November 
2008

Vol 8-No. 5


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The Unchosen 

Book Review by Zubair Masood *


There was a clash of perspectives in the nineteenth century when the British tried repeatedly to establish themselves in Afghanistan across the tribal belt between the Sikh Kingdom (later absorbed into British India) and Afghanistan. They encountered a lot of opposition from the local people, who considered it a religious duty to resist them. The terrain was such that no military conclusion could be reached. Some tribes recognized that change was inevitable, but some remained hostile till the end. 

Author: Riaz Hassan
Publisher: Writers Club Press 
(iUniverse, Inc.) USA
Pages 162 Price: Rs. 200/-

Riaz Hassan is no stranger to the Pakistani literary scene. An M. Litt. From Durham University U.K. and a Ph.D. in Applied Linguistics from NUML, Islamabad, he has taught English literature both at home and abroad for over 45 years. ‘The Unchosen’ is his second novel. It deals with the life of tribesmen and their womenfolk inhabiting the inhospitable and near barren hilly areas on the border between Pakistan and Afghanistan. Deprived of adequate means of succour, the rugged and tough people living in that area have rightly been titled as the ‘unchosen’. Moreover, because of their near isolation from the civilized world, they are also the least understood.

Set in the nineteenth century, the novel can well be categorized as ‘historical fiction’, but it is more than that as it gives us some understanding of contemporary realities. The novel describes, in some interesting detail, the life and adventures of a tribal chieftain, Abdul Hakim Khan – his loyalties, courage, organizational abilities, the way he resisted the British onslaught for decades and his marriages to girls half his age or even younger.

Abdul Hakim Khan is a tall, gaunt and battle-hardened Pathan. Because of sword injuries received on his face, his one eye is smaller than the other and his ugly looks strike terror in the people he comes across. But he has an uncanny skill in guerrilla warfare in the difficult hilly terrain. Over time, because of his courage and skill in warfare, he earns for himself the undisputed leadership of his clan, but loses his wife and children in an ambush laid by the predatory British. His life thereafter is one of resistance against the British and he keeps opposing them as long as he can only to see his son join the British army. 

Abdul Hakim remained steady in his opposition, regardless of the odds against him. He was defeated in a final skirmish through a series of surprising events. Defeat and the knowledge that his eldest son had joined the British army, served to demoralize him in his retirement, but he opposed the British in another way, by encouraging the establishment of a gun-making cottage industry in the region.

The novel also gives us a disconcerting account of the typical Pathan attitude towards women. They tend to treat their women folk as of no consequence and only slightly more important than animals. This attitude turns out to be mutually destructive as it not only submits women to all sorts of abuse and humiliation; it also relegates men to a life of utter loneliness. The total absence of companionship between the spouses is chilling.

By the time we reach the end of the novel, we also get to know how the British colonizers finally succeeded in establishing a mutually comfortable working relationship with the Pathans of that area. Instead of striving for a near impossible task of military domination, the clever British first blocked avenues of trade and livelihood available to the hapless but courageous Pathans and then they lured them in their colonial system by dangling reprieve before them in the form of employment and other financial incentives like increased trade, education and development.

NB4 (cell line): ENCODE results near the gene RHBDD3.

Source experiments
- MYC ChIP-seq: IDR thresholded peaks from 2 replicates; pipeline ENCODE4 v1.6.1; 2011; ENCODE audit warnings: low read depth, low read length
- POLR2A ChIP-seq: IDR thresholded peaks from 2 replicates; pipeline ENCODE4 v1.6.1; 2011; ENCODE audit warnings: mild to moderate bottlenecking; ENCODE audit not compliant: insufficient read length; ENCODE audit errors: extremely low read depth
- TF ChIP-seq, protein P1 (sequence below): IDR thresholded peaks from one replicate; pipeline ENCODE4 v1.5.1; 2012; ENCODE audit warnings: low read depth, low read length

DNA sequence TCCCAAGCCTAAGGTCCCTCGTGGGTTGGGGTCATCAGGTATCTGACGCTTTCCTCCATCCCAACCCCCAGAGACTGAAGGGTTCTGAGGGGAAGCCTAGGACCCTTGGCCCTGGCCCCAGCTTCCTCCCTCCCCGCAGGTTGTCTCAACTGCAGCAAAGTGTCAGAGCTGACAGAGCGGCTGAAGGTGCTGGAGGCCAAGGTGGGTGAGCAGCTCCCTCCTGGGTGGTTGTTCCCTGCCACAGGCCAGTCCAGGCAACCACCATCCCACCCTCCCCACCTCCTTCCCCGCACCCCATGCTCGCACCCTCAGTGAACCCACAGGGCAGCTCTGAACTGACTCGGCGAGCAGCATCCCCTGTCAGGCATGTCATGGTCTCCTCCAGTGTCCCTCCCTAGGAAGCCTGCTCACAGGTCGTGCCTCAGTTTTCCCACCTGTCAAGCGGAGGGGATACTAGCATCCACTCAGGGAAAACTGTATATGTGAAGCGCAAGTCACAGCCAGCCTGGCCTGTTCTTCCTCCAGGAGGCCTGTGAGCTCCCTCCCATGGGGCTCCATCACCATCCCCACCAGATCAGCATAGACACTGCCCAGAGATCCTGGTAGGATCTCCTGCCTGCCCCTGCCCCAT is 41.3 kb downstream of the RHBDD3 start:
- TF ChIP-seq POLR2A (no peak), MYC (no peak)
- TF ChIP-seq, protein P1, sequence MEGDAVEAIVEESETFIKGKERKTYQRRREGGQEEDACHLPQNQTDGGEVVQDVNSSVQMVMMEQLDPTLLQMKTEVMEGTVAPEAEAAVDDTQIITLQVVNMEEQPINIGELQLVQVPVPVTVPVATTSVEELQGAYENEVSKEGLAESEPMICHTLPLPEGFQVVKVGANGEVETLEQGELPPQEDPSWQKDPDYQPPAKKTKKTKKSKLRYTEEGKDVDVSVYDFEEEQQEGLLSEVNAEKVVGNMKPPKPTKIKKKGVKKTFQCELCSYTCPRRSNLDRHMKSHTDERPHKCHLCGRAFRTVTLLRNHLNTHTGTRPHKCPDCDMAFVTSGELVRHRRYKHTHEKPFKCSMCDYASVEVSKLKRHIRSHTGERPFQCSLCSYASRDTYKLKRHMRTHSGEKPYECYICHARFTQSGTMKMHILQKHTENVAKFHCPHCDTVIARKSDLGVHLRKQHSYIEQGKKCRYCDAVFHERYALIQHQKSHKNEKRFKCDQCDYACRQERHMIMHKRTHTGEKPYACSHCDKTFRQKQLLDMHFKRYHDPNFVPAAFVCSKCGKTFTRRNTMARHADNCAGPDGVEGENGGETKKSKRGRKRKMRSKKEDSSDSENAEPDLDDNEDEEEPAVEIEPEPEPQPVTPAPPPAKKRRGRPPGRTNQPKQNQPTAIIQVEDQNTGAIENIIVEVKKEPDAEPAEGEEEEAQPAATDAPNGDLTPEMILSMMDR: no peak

The novel makes an interesting reading as it has some highly suspenseful episodes. True to the literal meaning of the word ‘novel’ which means ‘interestingly new’ or ‘unusual’, Riaz has employed an unconventional technique in his novel. Instead of telling it all from the point of view of an all-knowing and omniscient author, he has used an intriguing first-person narrative. Abdul Hakim Khan, chief protagonist, gives an account of his life and adventures in the form of reminiscences, obviously from his own perspective. His reminiscences are then supplemented by excerpts from letters and diaries written by some ‘farangies’ and even some indigenous persons. The author thus enables the readers to see the tribal people and their outdated customs from many different angles; and the picture that emerges has many facets.

A teacher of linguistics, Riaz has a way with words. Since the novel’s chief protagonist is a near illiterate person - his worldly wisdom notwithstanding, the language used in the reminiscences is simple; and by virtue of its simplicity, it is both appropriate and effective in conveying the author’s views on the malaise afflicting the Muslims, their backwardness and lack of unity.

Because of the ongoing war against terrorism launched after 9 /11, the area and its people have attracted some much needed attention and a lot is now being written about the Pathans living in Pakistan’s north-west. This novel is a valuable edition to contemporary literature on the subject as it gives us some insights in the psyche and value system of the people of that turbulent region.  This novel, therefore, should be of interest to all those who want to understand the ongoing turmoil in the region. This should in fact be of special interest to policy makers in Islamabad, Kabul and the Pentagon. I have no doubt this can help them arrive at some better informed decisions.

Zubair Masood is a freelance writer. He can be reached at Email zubairmasood@hotmail.com

 

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